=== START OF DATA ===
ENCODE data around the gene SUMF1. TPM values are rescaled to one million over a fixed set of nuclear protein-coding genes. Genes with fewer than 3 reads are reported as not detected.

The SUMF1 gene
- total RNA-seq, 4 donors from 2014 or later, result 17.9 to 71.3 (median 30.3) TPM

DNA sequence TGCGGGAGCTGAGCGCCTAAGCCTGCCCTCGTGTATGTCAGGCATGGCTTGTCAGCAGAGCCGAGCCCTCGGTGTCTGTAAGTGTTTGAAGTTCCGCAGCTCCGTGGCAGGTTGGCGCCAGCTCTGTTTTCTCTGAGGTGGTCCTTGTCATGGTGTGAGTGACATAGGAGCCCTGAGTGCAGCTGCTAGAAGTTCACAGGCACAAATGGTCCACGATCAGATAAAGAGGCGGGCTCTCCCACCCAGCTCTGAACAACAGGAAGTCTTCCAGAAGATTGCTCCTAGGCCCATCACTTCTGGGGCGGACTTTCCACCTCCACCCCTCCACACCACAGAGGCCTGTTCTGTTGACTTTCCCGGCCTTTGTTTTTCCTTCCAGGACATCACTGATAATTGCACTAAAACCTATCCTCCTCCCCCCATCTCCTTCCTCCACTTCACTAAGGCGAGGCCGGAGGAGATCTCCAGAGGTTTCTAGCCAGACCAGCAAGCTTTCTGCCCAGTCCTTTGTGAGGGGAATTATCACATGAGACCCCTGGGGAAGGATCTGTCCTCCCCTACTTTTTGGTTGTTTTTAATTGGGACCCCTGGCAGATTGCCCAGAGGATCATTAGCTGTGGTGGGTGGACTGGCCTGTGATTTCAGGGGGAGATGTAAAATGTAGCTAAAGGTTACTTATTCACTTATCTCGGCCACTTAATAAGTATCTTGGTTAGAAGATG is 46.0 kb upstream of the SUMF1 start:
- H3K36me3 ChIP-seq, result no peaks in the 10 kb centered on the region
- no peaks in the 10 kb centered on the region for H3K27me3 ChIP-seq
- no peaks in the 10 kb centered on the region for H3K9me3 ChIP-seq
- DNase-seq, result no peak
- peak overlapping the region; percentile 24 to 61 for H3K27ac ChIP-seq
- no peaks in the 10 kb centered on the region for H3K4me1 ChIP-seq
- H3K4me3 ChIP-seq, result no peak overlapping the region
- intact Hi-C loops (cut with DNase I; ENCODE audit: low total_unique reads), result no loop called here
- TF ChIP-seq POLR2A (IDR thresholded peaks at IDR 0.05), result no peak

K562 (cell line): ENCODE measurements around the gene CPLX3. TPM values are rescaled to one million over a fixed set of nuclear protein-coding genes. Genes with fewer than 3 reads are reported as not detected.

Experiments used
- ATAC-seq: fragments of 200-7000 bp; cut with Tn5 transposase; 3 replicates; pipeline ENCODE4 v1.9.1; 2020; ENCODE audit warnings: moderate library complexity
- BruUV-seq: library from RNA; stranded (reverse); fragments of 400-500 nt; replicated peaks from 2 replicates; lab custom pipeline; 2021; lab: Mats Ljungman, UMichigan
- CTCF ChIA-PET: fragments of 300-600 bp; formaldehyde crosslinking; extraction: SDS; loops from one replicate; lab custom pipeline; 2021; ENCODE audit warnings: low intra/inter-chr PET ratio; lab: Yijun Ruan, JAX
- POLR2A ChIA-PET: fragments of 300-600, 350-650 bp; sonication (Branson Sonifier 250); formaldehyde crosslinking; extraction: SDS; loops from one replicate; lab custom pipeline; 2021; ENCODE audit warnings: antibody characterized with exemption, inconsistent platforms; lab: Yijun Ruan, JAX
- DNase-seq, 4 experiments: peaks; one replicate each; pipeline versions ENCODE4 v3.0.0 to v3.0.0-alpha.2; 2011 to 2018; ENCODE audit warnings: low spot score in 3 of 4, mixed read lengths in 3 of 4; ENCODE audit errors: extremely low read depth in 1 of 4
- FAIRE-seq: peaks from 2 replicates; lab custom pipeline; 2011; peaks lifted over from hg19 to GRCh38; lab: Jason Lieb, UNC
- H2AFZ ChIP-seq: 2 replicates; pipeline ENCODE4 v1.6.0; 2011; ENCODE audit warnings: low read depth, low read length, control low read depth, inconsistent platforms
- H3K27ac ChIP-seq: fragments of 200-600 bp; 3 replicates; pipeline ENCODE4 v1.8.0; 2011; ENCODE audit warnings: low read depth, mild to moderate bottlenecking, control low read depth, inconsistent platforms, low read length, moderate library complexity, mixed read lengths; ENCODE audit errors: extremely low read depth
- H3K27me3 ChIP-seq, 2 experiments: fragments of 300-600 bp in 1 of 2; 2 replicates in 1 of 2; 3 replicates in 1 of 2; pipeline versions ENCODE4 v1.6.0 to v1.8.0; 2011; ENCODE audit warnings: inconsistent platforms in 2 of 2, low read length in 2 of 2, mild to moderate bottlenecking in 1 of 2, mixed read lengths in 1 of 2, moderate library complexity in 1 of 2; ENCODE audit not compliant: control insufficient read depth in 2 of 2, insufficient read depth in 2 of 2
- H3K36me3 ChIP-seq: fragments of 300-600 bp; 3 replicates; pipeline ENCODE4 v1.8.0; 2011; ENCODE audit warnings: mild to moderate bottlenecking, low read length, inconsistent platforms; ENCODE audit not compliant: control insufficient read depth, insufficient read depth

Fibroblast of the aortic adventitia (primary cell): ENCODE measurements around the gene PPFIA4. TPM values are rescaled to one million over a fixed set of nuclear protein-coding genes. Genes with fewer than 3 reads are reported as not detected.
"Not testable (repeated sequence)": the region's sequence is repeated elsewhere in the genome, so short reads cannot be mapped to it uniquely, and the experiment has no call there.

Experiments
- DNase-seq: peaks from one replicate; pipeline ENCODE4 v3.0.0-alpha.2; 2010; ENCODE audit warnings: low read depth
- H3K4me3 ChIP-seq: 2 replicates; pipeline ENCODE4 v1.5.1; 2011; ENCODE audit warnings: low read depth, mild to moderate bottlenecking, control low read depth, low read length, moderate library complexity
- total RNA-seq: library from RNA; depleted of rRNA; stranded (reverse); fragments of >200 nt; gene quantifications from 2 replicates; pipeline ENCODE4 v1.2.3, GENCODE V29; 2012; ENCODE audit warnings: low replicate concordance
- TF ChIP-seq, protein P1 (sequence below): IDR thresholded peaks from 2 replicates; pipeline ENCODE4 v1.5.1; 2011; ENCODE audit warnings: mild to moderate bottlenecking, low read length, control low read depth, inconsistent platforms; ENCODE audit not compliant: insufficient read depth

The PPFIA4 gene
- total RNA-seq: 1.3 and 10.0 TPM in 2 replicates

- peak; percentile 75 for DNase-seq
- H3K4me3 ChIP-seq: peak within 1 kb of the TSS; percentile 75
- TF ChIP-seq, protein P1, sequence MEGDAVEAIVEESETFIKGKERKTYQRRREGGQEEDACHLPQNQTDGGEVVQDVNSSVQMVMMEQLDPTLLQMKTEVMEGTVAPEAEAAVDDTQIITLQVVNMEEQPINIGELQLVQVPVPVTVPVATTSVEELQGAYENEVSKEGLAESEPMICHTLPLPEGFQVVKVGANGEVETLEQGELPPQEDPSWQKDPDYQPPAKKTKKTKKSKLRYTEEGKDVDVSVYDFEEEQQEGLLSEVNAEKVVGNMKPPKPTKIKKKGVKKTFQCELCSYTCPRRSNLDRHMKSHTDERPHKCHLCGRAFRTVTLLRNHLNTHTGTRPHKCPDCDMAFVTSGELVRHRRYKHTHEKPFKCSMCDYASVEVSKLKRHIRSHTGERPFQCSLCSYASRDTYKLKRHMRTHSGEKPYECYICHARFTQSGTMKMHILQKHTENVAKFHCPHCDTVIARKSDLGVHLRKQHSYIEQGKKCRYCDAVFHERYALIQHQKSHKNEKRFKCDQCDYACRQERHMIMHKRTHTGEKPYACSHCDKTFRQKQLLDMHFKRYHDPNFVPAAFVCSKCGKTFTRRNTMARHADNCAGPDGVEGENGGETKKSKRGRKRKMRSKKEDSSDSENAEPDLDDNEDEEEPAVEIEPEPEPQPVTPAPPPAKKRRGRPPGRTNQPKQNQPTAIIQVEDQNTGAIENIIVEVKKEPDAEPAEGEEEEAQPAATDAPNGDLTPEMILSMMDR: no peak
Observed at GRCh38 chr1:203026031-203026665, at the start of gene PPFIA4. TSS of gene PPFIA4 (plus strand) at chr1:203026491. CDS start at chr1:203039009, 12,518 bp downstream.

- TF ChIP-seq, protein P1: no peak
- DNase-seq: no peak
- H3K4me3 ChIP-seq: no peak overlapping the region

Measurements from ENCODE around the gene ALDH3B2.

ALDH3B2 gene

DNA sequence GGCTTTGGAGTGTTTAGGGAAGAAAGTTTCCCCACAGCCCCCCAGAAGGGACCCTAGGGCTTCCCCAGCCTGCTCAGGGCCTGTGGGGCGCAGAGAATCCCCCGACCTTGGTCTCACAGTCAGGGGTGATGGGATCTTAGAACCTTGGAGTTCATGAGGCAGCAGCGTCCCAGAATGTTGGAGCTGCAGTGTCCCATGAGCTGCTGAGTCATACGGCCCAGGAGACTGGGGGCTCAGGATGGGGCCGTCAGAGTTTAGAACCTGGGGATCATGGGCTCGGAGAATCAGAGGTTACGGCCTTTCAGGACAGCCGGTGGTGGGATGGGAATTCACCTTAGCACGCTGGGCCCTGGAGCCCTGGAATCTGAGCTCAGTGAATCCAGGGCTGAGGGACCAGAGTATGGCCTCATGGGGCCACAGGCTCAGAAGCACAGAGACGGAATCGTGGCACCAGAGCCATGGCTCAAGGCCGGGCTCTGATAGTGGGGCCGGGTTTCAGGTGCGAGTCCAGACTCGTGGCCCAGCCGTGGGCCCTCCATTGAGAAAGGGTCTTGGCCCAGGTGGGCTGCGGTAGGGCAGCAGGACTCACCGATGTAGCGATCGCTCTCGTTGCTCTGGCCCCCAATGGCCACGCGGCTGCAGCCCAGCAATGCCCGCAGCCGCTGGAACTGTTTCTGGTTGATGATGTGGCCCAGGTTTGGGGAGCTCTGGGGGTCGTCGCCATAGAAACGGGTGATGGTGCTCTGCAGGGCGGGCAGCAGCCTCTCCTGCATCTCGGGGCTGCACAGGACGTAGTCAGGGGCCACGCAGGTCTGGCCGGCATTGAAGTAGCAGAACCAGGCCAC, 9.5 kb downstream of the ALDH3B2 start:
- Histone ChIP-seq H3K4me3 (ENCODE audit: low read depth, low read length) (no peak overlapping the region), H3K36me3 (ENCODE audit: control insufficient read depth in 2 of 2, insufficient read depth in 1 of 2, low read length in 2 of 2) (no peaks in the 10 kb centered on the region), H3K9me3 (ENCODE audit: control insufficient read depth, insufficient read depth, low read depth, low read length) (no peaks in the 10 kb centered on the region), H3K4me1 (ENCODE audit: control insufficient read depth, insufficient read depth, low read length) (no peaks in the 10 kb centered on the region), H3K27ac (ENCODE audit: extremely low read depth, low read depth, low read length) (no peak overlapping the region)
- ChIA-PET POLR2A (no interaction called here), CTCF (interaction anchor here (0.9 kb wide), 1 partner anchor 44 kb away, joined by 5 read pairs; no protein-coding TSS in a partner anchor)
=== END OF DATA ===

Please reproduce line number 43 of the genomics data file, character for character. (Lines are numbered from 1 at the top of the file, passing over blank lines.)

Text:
ALDH3B2 gene